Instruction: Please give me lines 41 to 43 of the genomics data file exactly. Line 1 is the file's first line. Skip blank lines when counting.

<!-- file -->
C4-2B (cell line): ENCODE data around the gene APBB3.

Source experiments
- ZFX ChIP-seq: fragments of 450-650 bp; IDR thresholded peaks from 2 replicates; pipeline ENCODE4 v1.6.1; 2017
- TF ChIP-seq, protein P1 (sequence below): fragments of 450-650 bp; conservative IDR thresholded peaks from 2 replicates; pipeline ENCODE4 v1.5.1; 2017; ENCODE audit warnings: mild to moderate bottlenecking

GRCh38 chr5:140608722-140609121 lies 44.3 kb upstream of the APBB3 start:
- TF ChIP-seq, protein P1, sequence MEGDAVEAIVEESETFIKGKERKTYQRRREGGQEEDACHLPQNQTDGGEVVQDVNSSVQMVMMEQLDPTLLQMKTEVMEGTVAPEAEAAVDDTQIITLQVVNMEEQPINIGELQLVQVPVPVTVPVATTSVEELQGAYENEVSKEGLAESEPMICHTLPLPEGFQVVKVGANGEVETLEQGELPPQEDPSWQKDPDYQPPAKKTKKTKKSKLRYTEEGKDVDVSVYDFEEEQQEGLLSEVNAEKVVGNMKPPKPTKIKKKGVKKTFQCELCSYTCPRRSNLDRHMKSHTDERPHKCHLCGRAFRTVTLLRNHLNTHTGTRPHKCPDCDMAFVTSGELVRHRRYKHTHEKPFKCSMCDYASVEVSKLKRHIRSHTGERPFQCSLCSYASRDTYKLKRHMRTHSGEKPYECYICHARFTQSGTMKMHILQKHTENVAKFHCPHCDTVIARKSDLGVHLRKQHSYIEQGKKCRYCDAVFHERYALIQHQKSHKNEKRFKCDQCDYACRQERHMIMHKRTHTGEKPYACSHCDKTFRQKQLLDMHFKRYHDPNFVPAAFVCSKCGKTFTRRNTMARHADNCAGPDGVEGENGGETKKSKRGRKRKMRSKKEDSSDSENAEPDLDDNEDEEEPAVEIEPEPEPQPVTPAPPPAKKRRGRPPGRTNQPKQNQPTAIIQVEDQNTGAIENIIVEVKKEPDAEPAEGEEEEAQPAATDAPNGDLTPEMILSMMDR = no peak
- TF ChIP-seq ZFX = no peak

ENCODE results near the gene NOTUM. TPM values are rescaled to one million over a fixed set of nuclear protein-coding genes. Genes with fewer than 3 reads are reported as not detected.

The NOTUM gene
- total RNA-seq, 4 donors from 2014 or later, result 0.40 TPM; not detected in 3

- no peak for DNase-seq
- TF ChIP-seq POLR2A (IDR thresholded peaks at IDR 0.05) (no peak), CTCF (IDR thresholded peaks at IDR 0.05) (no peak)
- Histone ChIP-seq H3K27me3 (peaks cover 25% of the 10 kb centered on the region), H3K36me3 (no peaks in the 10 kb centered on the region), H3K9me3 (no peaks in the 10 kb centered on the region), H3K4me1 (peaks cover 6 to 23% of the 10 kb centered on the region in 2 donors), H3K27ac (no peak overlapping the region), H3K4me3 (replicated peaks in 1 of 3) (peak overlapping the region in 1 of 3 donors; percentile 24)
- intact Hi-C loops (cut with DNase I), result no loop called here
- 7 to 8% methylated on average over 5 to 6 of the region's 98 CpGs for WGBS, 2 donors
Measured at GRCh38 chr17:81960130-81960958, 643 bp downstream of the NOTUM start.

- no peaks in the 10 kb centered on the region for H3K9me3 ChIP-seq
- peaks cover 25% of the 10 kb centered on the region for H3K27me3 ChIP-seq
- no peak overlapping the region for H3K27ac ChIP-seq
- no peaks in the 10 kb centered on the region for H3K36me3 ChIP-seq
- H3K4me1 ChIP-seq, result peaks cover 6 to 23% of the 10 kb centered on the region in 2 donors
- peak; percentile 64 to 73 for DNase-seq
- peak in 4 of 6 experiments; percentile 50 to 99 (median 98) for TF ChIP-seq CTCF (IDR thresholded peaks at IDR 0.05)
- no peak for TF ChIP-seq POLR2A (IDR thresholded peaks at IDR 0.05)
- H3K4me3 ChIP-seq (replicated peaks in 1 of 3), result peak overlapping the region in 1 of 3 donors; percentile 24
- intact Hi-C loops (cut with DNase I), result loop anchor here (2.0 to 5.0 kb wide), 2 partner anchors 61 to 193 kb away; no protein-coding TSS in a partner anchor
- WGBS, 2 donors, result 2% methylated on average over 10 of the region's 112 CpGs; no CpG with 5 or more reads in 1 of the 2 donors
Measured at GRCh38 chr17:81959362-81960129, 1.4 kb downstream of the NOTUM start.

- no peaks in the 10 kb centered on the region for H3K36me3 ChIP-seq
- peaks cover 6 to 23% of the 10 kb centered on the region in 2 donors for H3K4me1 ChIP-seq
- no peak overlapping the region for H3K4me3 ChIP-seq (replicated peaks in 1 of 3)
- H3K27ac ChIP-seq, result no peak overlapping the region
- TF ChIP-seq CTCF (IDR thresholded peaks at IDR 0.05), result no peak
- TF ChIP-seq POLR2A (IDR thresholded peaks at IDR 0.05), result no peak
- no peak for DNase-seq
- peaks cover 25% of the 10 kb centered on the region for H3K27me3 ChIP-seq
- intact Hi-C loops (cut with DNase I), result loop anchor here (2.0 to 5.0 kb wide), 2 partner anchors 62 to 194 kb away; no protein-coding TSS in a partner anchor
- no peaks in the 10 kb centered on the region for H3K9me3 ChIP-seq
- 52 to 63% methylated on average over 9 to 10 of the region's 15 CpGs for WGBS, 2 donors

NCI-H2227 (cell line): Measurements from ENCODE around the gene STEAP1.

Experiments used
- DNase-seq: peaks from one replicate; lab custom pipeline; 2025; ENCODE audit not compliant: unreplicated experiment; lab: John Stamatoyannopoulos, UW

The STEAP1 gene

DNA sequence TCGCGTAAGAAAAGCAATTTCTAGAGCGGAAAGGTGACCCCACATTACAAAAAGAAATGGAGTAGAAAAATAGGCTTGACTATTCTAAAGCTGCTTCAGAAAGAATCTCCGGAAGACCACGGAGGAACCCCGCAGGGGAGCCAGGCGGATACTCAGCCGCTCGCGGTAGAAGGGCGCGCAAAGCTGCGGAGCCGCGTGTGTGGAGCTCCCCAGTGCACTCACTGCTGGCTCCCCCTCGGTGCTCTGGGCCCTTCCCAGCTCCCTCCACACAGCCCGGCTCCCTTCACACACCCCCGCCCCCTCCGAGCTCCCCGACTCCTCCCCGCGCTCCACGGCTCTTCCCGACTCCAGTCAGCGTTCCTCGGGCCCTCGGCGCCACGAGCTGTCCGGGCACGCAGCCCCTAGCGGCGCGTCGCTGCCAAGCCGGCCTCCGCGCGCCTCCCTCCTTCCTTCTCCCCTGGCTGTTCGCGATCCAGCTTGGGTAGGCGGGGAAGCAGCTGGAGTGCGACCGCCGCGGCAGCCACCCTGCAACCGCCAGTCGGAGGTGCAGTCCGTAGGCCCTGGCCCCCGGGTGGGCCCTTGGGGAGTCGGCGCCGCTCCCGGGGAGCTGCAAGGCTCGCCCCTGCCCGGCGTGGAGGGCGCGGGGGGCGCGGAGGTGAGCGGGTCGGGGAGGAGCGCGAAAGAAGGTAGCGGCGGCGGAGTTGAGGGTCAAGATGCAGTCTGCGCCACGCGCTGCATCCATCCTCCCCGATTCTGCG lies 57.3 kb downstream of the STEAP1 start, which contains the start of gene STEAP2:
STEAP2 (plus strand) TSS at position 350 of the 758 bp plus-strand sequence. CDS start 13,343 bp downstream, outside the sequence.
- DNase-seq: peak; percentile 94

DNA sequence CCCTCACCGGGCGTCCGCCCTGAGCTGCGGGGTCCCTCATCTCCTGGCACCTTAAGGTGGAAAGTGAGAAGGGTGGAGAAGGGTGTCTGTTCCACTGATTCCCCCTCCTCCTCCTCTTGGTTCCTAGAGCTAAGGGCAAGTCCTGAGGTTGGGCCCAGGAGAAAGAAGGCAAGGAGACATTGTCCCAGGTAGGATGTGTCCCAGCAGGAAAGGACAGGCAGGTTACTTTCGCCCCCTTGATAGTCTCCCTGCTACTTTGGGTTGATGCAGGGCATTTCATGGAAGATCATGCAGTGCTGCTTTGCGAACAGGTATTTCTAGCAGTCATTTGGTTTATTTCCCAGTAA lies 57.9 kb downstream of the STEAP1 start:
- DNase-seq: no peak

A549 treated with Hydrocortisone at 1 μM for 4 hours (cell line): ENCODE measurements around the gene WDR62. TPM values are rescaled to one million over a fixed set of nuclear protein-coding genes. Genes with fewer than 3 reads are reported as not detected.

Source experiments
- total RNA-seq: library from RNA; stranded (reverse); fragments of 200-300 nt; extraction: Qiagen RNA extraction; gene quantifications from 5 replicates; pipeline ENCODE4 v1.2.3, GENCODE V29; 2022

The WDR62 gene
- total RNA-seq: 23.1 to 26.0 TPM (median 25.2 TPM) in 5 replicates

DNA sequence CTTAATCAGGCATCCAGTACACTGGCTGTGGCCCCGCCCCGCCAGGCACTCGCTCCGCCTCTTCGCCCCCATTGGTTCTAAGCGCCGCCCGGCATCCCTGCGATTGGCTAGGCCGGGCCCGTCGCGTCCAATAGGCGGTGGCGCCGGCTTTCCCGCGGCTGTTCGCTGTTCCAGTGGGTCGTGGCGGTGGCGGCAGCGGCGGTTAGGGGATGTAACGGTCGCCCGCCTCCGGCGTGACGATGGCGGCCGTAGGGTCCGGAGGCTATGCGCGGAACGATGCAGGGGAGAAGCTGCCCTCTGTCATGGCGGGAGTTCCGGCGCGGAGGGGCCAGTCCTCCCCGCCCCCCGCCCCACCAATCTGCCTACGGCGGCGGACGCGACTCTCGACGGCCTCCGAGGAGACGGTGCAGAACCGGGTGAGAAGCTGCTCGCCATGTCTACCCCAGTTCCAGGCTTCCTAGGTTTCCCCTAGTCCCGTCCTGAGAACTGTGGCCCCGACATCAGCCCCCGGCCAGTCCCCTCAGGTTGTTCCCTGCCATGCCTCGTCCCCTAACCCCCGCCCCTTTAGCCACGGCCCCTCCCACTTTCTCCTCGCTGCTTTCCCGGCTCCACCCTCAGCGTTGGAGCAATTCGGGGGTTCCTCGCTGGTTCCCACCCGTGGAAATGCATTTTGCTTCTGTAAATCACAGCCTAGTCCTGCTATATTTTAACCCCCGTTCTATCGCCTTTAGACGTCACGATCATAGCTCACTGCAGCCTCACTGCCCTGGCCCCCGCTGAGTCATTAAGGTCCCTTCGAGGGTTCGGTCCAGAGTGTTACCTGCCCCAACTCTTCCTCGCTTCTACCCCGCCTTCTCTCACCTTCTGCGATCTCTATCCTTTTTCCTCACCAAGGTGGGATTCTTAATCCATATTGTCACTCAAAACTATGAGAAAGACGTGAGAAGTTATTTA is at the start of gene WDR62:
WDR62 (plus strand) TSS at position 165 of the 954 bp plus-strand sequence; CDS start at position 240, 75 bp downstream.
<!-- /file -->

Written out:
Experiments used
- DNase-seq: peaks from one replicate; lab custom pipeline; 2025; ENCODE audit not compliant: unreplicated experiment; lab: John Stamatoyannopoulos, UW

The STEAP1 gene